Army Instructors Have Lots to Teach About Generosity

From left, Staff Sgt. Everett Colby, Brandon, Sgt. First Class Justin Hanson and Staff Sgt. Donovan Cooper in the lobby of St. Mary’s Home. 

About 20 helicopter mechanics instructors stationed at Joint Base Langley-Eustis on the Peninsula donated Christmas presents to the children and young adults who live at St. Mary’s Home for Disabled Children in Norfolk. Three of the instructors delivered the presents to the Home on Dec. 17 and took a tour of the facility.


They also presented 15-year-old Brandon, one of more than 80 children and young adults who live at the Home, with a commemorative coin representing their unit. The instructors are with the U.S. Army Aviation Logistics School, a tenant activity at the base.

A Family Tradition of Giving Continues

Two Sisters, and two sisters: From left, Sister Mary June Morin of St. Mary’s Home, Sister Francis Clements, and Clements’ nieces, sisters Michelle Masters and Mona Lankford, during the family’s recent visit to St. Mary’s. 

Sisters Michelle Masters and Mona Lankford visited St. Mary’s Home last week to donate Christmas presents to the children and young adults, including sleepers and school supplies. This was the 14th year the family brought presents to the Home for the holidays, following a tradition started by their mother, Mary Catherine Masters of Portsmouth, who used to rock babies at the former St. Mary’s Infant Home.

The daughters had never ventured beyond the front lobby of St. Mary’s current building, which opened almost six years ago. So during their recent visit, they took a tour of the 88,000-square-foot facility and saw children attending class and having fun during physical therapy sessions with St. Mary’s staff. With them was their aunt, Sister Francis Clements, a member of the Sisters of St. Francis, based in Oldenburg, Ind. Sister Francis and her nieces also got to meet Sister Mary June Morin, a Daughter of Wisdom who has worked at St. Mary’s Home for more than 50 years and is the last nun remaining on the staff.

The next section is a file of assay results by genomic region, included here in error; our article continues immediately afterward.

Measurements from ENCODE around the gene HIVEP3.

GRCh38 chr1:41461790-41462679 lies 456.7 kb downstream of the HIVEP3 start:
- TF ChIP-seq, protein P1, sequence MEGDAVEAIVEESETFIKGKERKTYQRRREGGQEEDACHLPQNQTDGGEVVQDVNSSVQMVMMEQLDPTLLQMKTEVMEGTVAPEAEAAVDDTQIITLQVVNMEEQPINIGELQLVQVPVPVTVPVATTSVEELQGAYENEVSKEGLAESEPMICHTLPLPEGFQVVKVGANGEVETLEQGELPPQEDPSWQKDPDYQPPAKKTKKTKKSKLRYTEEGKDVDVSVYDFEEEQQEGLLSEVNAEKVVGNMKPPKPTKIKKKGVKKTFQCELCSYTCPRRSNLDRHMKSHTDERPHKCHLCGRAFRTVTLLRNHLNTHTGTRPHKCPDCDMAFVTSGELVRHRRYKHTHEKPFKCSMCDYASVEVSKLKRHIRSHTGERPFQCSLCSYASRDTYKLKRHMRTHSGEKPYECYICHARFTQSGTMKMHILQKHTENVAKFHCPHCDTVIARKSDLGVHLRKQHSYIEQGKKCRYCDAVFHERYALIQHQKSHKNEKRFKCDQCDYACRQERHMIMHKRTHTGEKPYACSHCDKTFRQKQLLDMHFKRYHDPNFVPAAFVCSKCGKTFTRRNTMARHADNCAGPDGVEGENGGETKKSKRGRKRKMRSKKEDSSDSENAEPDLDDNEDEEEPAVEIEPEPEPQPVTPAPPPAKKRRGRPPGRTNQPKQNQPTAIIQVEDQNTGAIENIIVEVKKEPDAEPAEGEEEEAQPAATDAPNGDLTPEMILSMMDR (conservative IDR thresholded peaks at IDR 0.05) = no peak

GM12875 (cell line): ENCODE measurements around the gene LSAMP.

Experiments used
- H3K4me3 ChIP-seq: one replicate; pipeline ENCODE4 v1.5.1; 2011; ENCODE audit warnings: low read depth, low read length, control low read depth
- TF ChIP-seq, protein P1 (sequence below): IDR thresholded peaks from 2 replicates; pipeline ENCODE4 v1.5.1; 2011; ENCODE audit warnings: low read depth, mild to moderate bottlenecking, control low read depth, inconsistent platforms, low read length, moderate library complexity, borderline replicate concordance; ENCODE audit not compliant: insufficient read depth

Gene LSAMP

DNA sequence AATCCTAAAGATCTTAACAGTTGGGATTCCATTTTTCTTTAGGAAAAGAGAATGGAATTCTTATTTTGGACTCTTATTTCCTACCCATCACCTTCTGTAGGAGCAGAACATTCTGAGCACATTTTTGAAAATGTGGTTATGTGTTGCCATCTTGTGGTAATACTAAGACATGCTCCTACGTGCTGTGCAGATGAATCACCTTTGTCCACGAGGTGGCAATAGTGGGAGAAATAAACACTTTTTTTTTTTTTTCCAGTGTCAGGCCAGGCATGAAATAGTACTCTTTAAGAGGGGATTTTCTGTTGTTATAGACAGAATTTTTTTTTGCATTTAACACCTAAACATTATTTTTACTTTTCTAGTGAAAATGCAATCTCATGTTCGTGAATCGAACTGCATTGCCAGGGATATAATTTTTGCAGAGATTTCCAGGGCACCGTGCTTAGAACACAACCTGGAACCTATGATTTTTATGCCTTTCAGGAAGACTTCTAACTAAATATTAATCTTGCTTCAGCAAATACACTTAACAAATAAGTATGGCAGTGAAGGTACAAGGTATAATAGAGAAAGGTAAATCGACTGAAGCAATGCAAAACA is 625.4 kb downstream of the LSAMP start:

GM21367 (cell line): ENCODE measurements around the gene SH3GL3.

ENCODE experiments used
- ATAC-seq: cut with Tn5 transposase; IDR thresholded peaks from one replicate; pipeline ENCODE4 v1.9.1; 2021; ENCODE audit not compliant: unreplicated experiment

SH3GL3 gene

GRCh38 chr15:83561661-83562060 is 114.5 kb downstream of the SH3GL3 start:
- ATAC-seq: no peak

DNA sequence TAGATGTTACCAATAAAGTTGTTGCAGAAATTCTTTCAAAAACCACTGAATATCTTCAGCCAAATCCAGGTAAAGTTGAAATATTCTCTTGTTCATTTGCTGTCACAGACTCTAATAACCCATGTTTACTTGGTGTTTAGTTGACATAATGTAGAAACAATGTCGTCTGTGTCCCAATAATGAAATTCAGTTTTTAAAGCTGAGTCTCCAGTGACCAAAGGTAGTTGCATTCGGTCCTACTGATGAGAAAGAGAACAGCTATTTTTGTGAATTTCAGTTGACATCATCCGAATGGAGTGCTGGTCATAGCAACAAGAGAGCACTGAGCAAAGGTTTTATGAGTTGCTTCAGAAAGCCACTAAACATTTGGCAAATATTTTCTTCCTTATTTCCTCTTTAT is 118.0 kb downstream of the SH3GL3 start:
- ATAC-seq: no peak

Sadly, Mary Masters, who was 81, passed away on Sunday. In yet another act of generosity, the family requested that in lieu of flowers, memorial donations may be made to Oasis Social Ministry or St. Mary’s Home for Disabled Children. Her legacy of kindness and thoughtfulness lives on through her family.

Someday at Christmas …

There are many longstanding holiday traditions at St. Mary’s Home, and one of the favorites has come to be the annual visit by the singing group of the U.S. Army Corps of Engineers’ Norfolk District.

District employees donated gifts to the nearly 90 children and young adults of the Home through the district’s Angel Tree event. The district’s singing group then delivered the gifts to the Home on Thursday, Dec. 17, and also sang holiday songs to the children and staff.

“Christmas isn’t Christmas until they come here,” Shirley Parham, a member of St. Mary’s activities staff, said as she introduced the singers.

District commander Col. Andrew Backus with Shirley Parham of St. Mary’s activities staff and Aly.
The performance delighted and touched both the children and staff of the Home.

Everyone gathered eagerly anticipated what staff here refer to as the “special Christmas song” the group performs every year: Stevie Wonder’s “Someday at Christmas.” A sample of the lyrics:
Someday at Christmas there’ll be no tears
All men are equal and no men have fears

One shinning moment my heart ran away
From our world today.

Someday all our dreams will come to be
Someday in a world where men are free
Maybe not in time for you and me
But someday at Christmastime.